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Open AccessArticle

Phenotypic and Genotypic Characterization of Escherichia coli Causing Urinary Tract Infections in Kidney-Transplanted Patients

1
Department of Medicine D, Division of General Internal Medicine, Nephrology and Rheumatology, University Hospital Münster, 48149 Münster, Germany
2
Institute of Hygiene, University of Münster, 48149 Münster, Germany
3
Institute of Biostatistics and Clinical Research, University of Münster, 48149 Münster, Germany
4
Institute for Human Genetics, University of Münster, 48149 Münster, Germany
5
Institute of Medical Microbiology, University Hospital Münster, 48149 Münster, Germany
*
Authors to whom correspondence should be addressed.
These authors contributed equally to this work.
J. Clin. Med. 2019, 8(7), 988; https://doi.org/10.3390/jcm8070988
Received: 3 June 2019 / Revised: 1 July 2019 / Accepted: 5 July 2019 / Published: 7 July 2019
(This article belongs to the Special Issue Recent Advances and Clinical Outcomes of Kidney Transplantation)
Urinary tract infection (UTI), frequently caused by uropathogenic Escherichia coli (UPEC), is the most common infection after kidney transplantation (KTx). Untreated, it can lead to urosepsis and impairment of the graft function. We questioned whether the UPEC isolated from KTx patients differed from the UPEC of non-KTx patients. Therefore, we determined the genome sequences of 182 UPEC isolates from KTx and control patients in a large German university clinic and pheno- and genotypically compared these two isolated groups. Resistance to the β-lactams, trimethoprim or trimethoprim/sulfamethoxazole was significantly higher among UPEC from KTx than from control patients, whereas both the isolated groups were highly susceptible to fosfomycin. Accordingly, the gene content conferring resistance to β-lactams or trimethoprim, but also to aminoglycosides, was significantly higher in KTx than in control UPEC isolates. E. coli isolates from KTx patients more frequently presented with uncommon UPEC phylogroups expressing higher numbers of plasmid replicons, but interestingly, less UPEC virulence-associated genes than the control group. We conclude that there is no defining subset of virulence traits for UPEC from KTx patients. The clinical history and immunocompromised status of KTx patients enables E. coli strains with low uropathogenic potential, but with increased antibiotic resistance to cause UTIs. View Full-Text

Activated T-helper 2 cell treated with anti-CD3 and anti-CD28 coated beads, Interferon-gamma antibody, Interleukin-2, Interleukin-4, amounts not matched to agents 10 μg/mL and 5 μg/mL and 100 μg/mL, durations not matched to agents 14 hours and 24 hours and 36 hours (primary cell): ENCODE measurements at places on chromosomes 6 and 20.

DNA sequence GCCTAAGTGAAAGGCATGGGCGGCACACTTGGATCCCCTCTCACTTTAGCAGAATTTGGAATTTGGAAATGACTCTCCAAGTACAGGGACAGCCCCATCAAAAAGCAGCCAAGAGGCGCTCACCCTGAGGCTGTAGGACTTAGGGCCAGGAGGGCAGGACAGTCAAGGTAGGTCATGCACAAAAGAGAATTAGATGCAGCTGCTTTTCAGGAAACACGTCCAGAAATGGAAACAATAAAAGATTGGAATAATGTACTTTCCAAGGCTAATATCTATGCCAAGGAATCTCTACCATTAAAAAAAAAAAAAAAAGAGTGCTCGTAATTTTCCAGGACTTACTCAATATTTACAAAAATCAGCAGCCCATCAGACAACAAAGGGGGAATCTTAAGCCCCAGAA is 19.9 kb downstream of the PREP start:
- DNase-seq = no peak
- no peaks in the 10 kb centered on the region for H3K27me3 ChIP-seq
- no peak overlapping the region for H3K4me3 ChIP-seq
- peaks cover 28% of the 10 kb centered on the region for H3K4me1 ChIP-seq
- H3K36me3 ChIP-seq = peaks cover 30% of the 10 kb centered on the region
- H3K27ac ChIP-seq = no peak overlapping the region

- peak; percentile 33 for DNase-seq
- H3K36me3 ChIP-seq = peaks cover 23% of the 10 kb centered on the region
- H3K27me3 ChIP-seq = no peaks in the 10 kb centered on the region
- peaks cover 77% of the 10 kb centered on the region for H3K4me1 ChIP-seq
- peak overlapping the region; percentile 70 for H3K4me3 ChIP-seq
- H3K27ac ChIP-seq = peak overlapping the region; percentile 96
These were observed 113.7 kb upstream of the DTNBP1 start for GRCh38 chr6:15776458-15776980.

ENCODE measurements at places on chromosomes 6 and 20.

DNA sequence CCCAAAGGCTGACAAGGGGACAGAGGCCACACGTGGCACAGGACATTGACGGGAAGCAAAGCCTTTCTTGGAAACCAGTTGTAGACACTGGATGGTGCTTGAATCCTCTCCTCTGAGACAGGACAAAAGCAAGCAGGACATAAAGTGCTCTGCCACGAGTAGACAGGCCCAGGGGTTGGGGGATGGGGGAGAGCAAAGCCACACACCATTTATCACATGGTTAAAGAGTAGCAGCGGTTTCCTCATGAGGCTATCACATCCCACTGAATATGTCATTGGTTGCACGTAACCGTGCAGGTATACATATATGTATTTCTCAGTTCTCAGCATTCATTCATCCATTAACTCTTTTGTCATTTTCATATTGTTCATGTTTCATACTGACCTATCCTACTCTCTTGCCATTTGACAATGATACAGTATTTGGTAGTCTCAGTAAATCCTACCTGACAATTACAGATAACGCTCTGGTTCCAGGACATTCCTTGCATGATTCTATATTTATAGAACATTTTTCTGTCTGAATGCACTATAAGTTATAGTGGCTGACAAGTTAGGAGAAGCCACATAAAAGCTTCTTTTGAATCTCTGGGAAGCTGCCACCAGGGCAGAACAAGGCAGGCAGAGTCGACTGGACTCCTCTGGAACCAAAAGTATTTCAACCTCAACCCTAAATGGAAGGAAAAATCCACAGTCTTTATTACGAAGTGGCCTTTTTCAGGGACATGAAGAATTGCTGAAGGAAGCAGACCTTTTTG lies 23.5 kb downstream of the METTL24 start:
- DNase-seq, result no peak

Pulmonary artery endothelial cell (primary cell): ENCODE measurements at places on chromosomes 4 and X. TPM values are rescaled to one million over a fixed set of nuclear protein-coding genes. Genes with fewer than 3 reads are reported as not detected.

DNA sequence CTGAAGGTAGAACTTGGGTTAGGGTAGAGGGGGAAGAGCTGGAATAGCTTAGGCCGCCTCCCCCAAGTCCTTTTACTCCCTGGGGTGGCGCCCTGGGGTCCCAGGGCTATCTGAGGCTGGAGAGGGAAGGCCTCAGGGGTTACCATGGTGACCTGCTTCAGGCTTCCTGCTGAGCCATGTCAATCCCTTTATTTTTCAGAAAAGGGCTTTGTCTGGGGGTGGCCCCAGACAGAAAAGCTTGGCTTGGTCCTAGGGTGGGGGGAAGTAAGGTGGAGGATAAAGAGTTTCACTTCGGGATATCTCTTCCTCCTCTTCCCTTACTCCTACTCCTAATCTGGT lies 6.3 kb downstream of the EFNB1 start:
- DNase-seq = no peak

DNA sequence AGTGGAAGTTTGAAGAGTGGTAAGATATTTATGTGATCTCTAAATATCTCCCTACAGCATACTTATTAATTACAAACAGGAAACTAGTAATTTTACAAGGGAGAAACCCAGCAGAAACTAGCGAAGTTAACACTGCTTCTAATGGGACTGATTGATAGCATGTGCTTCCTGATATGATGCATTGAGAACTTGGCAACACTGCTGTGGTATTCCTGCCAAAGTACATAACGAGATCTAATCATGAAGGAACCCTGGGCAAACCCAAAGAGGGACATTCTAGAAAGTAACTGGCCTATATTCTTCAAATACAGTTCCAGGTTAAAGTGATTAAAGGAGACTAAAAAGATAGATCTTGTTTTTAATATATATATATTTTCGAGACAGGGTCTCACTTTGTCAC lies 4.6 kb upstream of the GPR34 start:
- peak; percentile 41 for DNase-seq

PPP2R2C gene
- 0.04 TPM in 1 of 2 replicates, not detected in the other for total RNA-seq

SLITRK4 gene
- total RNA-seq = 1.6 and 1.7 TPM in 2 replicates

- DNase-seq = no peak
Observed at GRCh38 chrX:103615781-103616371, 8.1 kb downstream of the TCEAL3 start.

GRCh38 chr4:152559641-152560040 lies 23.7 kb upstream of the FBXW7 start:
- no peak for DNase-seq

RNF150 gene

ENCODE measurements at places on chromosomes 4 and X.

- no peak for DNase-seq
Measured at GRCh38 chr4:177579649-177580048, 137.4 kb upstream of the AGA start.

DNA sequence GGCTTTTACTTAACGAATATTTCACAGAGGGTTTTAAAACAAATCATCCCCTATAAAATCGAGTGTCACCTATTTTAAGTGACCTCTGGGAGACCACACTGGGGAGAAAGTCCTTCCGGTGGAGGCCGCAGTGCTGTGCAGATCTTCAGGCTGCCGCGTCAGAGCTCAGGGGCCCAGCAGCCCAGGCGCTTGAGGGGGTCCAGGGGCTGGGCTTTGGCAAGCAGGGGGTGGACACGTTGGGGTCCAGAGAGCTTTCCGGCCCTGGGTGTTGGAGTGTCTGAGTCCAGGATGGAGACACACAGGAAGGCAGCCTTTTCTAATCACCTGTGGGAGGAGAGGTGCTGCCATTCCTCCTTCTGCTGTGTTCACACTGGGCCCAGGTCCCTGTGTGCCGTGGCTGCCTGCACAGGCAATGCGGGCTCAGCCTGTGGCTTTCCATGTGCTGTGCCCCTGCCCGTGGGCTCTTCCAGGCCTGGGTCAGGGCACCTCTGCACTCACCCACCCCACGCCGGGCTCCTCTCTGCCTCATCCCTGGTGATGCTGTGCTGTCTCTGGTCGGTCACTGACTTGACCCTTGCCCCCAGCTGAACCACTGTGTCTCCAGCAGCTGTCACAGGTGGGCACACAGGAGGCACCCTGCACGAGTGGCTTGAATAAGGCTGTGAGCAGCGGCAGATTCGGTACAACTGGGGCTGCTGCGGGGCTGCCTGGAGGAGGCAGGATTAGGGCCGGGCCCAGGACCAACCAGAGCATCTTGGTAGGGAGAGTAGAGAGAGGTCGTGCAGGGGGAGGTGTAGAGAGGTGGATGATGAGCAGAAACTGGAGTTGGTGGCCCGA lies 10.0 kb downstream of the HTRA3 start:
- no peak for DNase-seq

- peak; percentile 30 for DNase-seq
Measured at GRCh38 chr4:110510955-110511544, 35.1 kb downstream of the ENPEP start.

Keywords: Uropathogenic E. coli; UPEC; phylogeny; genomics; antibiotic resistance; virulence traits; kidney transplantation Uropathogenic E. coli; UPEC; phylogeny; genomics; antibiotic resistance; virulence traits; kidney transplantation
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Abo Basha, J.; Kiel, M.; Görlich, D.; Schütte-Nütgen, K.; Witten, A.; Pavenstädt, H.; Kahl, B.C.; Dobrindt, U.; Reuter, S. Phenotypic and Genotypic Characterization of Escherichia coli Causing Urinary Tract Infections in Kidney-Transplanted Patients. J. Clin. Med. 2019, 8, 988.

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